Postby Tama on Wed 16/Jan/02 12:28pm

Had the first ride with my new rear wheel last night...

WTB hub, Mavic 618 ceramic - lovingly built by Wheels. It was quite interesting having a hydraulic disc on the front and Avid Arch brakes on the rear...

With a ceramic rim the rear brakes are easily as powerful as the disc. Sort of WHAM stopping power - have to relearn modulation on the back again - great for pulling skids though.

From memory when things get wet the ceramic rim will start to collect water - but in the mean time... utterly impressive. :)
Tama
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Postby Jono on Wed 16/Jan/02 10:46pm

As a loving user of ceramic rims for the last 6 or so years, I agree - they rock. Of course, from time to time you'll get a massive smack from a rock and chip them, but they still work fine...

...and in the wet, I didn't find that they collected that much water...sometimes water would get caught between the double layers of the rim, but that would happen with any old rim with two layers...

So...tama...are the 618s nice rims then?
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Postby Nathan on Tue 22/Jan/02 12:55pm

Yes the Mavic 618 ceramic rims are the business and paired up with my new HS 33 Magura's the package is complete. You can stop on a dime. 10/10   :)
Nathan
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Postby Jono on Tue 22/Jan/02 9:31pm

Ok - so you can stop on a dime, but can you do it without throwing yourself over the bars?  :eh:  (this is more of a "are you a lemon" question than a product query, I guess :)  )
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Postby Nathan on Mon 28/Jan/02 11:35am

Me in complete control :eh: Dimes can be spread all around the stopping zone and I am bound to hit one right :p
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Postby Jono on Tue 29/Jan/02 8:09am

With practice like that, you would be heading for the wookie school of stopping (front wheel drop)?  :crazy:
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Postby Tama on Tue 29/Jan/02 9:04am

The Wookie school of stopping goes a little something like this...

1. Ride fast on gravel
2. Ride faster on gravel
3. See the dangerous corner / obstacle approach
4. Realize that big boy + big bike = shitloads of momentum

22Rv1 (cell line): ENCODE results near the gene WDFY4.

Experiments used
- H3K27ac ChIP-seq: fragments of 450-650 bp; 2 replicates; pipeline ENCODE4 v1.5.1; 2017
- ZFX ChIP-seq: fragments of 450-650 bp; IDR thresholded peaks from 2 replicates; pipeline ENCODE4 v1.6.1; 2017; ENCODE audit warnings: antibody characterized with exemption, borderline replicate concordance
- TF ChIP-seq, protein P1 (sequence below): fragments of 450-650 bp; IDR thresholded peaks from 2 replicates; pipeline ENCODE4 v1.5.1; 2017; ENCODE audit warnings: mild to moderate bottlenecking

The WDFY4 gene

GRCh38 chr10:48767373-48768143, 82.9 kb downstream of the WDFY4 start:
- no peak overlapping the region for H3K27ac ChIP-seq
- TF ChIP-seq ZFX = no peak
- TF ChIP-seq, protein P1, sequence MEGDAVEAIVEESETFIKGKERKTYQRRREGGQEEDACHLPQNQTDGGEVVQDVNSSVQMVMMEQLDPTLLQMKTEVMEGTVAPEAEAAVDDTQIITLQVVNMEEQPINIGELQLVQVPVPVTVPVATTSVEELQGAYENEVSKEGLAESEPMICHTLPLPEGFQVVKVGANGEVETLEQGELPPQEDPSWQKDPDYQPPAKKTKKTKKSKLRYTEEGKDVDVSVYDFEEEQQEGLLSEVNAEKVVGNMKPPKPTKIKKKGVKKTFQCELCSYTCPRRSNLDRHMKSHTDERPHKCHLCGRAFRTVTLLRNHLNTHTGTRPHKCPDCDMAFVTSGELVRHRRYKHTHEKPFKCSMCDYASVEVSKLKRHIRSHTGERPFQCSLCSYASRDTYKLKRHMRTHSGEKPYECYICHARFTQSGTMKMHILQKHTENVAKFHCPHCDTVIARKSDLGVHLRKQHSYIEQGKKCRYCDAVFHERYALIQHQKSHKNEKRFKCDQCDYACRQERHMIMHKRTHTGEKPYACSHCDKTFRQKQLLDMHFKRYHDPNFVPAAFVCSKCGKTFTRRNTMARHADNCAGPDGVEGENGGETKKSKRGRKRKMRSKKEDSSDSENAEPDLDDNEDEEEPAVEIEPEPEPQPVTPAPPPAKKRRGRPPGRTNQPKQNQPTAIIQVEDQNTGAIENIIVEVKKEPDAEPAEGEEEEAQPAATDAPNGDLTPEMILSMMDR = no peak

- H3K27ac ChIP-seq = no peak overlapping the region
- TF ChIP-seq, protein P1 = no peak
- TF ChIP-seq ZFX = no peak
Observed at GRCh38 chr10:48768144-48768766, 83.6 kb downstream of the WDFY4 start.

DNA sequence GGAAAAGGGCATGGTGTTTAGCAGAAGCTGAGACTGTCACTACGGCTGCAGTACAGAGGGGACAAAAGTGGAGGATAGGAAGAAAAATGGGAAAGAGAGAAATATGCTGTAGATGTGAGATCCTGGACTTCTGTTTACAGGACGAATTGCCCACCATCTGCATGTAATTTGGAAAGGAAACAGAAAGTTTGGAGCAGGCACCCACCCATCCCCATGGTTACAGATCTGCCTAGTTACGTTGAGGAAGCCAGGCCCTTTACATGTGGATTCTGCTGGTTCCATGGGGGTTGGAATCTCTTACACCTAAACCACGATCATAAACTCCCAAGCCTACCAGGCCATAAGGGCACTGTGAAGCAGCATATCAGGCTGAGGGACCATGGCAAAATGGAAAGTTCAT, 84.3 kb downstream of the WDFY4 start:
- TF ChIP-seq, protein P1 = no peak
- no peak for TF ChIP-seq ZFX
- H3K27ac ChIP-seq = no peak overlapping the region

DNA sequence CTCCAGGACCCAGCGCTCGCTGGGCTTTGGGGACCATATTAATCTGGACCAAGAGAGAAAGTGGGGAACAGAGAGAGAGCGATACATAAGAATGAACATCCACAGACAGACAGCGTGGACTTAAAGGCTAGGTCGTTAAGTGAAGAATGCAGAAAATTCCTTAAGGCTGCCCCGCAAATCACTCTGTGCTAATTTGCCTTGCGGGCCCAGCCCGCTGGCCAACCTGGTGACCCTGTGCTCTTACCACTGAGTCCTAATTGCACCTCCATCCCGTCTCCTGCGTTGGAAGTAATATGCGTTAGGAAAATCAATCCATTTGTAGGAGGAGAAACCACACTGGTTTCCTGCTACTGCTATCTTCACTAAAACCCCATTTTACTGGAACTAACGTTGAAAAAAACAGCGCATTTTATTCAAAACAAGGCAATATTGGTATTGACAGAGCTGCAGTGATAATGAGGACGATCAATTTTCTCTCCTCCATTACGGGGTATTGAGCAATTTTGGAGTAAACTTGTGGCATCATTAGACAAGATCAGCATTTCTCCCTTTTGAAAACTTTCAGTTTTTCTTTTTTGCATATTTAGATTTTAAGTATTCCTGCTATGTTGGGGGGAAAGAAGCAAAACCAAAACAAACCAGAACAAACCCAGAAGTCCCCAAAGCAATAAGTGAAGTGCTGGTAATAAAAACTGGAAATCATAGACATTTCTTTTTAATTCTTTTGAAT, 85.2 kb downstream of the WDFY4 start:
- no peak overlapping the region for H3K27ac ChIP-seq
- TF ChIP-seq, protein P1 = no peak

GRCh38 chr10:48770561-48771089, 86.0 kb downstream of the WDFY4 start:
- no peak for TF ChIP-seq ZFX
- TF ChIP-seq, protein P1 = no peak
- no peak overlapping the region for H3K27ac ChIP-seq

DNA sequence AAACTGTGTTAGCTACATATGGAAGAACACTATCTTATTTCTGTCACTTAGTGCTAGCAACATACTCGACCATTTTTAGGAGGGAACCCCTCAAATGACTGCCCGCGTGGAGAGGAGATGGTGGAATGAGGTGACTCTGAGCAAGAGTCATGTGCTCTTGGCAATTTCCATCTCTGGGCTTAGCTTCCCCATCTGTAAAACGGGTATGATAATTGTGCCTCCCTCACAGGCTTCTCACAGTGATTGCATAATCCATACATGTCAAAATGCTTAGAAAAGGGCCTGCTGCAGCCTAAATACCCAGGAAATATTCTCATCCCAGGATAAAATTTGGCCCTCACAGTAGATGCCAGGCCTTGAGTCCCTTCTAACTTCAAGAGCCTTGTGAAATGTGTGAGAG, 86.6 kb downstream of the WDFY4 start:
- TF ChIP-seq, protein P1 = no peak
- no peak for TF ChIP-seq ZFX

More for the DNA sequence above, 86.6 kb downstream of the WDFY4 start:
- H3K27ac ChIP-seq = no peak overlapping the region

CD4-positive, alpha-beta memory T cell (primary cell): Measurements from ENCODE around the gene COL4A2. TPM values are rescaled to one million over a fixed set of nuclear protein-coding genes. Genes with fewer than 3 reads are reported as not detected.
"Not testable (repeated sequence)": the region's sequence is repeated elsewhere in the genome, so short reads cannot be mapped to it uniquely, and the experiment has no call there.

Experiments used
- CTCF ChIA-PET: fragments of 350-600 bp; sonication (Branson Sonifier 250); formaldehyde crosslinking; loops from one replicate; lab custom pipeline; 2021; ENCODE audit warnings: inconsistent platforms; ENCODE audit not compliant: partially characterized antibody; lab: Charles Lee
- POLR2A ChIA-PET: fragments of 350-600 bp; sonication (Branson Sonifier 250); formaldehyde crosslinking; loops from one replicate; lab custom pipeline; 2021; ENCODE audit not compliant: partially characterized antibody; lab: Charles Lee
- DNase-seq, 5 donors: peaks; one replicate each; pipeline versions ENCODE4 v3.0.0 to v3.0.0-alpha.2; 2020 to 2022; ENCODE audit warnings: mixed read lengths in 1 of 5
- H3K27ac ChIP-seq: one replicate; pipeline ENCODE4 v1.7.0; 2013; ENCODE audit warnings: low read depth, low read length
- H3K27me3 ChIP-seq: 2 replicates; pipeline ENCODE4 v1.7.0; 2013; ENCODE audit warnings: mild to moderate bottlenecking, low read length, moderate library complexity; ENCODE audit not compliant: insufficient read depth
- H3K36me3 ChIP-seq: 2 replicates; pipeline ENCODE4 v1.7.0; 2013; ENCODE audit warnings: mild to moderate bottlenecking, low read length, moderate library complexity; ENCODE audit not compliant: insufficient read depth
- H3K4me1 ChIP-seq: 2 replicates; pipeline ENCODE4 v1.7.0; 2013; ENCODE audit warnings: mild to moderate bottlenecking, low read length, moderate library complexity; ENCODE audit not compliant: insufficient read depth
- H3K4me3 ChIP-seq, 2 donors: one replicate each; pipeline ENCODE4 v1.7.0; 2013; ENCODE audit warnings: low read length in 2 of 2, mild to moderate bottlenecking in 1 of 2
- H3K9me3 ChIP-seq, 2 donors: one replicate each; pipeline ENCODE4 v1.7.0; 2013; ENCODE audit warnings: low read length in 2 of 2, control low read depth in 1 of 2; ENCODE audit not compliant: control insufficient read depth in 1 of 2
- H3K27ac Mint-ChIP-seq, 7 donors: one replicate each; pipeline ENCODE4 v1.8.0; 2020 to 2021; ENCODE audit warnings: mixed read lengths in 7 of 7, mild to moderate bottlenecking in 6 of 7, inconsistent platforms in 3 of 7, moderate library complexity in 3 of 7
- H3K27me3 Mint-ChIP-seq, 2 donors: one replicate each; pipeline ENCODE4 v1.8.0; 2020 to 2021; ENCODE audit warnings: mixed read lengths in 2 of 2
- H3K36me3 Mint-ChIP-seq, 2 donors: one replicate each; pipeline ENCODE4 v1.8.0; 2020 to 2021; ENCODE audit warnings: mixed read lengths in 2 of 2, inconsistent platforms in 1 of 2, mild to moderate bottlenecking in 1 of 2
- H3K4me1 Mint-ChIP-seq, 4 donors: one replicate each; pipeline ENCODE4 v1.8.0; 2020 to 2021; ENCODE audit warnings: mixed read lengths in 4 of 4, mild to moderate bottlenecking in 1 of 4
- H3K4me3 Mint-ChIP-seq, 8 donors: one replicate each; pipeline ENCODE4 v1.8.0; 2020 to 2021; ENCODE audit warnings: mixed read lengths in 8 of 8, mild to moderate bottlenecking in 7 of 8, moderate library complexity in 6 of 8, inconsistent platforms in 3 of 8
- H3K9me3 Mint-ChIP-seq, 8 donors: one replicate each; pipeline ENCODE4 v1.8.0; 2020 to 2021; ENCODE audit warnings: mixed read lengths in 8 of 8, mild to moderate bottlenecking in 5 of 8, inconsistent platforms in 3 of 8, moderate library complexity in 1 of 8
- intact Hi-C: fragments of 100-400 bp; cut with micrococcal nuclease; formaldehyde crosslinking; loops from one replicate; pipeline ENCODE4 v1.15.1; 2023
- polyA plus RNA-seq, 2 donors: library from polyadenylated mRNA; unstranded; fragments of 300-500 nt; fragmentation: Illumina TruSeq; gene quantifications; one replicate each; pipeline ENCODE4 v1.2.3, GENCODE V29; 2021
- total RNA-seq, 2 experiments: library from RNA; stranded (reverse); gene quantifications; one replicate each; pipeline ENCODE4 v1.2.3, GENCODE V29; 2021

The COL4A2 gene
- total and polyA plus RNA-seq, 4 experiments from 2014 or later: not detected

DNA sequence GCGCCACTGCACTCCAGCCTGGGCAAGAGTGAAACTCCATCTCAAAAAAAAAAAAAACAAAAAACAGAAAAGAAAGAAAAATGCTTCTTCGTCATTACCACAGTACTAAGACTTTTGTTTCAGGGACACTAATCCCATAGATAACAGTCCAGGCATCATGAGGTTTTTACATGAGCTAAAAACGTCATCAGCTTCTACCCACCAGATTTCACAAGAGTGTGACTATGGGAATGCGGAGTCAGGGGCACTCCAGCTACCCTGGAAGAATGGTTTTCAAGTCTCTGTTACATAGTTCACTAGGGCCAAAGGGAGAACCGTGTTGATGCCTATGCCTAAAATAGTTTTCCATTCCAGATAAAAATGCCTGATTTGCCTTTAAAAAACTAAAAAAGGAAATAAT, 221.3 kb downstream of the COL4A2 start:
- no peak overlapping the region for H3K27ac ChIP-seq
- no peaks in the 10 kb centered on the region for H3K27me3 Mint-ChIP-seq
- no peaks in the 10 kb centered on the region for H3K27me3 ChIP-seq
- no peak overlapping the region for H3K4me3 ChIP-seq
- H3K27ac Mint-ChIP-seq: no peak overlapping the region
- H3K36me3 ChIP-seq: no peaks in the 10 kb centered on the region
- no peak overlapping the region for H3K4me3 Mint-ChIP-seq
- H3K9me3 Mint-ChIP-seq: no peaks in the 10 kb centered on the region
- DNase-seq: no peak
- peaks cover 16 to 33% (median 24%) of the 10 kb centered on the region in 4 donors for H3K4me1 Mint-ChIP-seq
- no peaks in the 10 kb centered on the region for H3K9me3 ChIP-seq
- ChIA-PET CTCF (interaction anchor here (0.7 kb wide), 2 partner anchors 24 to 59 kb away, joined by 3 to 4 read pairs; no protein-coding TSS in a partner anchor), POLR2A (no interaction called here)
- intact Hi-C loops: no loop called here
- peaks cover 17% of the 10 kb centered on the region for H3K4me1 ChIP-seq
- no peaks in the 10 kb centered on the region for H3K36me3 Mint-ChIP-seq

5. Yank on brakes
6. Let front wheel turn sideways on loose gravel
7. Put weight forward to let rear wheel unweight
8. As your centre of gravity passes over the stem, let go of the handlebars.
9. Un clipping your feet probably a good idea too
10. Tuck you chin in and a roll your shoulder outwards
11. Apply downward shoulder and knee to gravel
12. Allow schmaving action of gravel to slow down sliding body
13. Get hit by incoming bike
14. Slide to stop in cloud of dust.

Kids - don't try this at home (Long Gully or the Wainuiomata firebreaks are ideal)  ;)
Tama
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Postby Nathan on Tue 29/Jan/02 3:17pm

Well lately I have been practicing hitting trees with my right shoulder. Twice in 5 days :thumbsup: I do not recommend getting up close and personal with a 20 year old Pine Tree. :blush:
Nathan
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Postby Tama on Tue 29/Jan/02 3:24pm

So what are you suggesting? Getting up close and personal with younger pine trees or older pine trees? I mean sure the younger ones are soft and flexible, but sometimes you need something to hang onto, and that's where older pine trees rock (or is that root?) :eh:

But remember kids - stay away from whitewoods - they may look loveable, but they're just not up to the punishing embrace of a hot lusty mountain biker. ;)
Tama
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Postby Nathan on Tue 29/Jan/02 3:32pm

Bark is Bark, Wood is Wood, they are all fairly hard and don't say "sorry Jack Ass" when you fly into them. Although there was this one time back in band camp.... :crazy:
Nathan
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Postby Jono on Tue 29/Jan/02 11:11pm

I remember a particular tree stump on bobs track that I kept on smashing my hip into. It was on the inside of a tight corner, and there was a nice 5-6m bank to fall down if you hit it hard enough...  :paranoid:
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Postby Nathan on Wed 30/Jan/02 8:49am

Oh jono you poor boy hehe :love: let me kiss it better :eh:
Nathan
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Postby Jono on Wed 30/Jan/02 9:08am

No need - it's all healed. And besides, bobs track is but a fond memory ever since the flippers caged up the valley so that they could have a private zoo...

:hmmm:
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Postby Nathan on Wed 30/Jan/02 10:27am

Helping to stay on topic :rolleyes:  I just had to replace my first set of Pads on the Maguras :butbut: due to all the wet, half wet and damn hot riding over the Welly weekend I found that the standard rubber pads are gobbled up by My new Mavic 618 ceramic rims :cry: $45 dollars later for two sets of ceramic rim pads and it is all sweet. :)

If you need any parts for your Maguras I recommend www.groundzero.co.nz  :thumbsup:

now for more important things..... :sleeping:
Nathan
Member for: 15 years 9 months

Postby Hoz on Wed 30/Jan/02 6:53pm

ahh, Bob's track........the memories, the memories

:crazy: think i recall that tree as well Jono :paranoid:  :huh:  :upsidedown: ....and the smashed rear der that resulted from the ensuing crash :dontgetit:

last I recall, ceramic rims cost a whole wad of the good stuff.......enough to put off a frequent rim muncher like myself from ever wasting precious coin on them :eh:

still, for v-brakes those Avid AR50's are pretty damn strong.....better than the xtr's on my other rig....even without ceramics :crazy:

ahh, Bob's track...those were the days(sorry) :rolleyes:
Hoz
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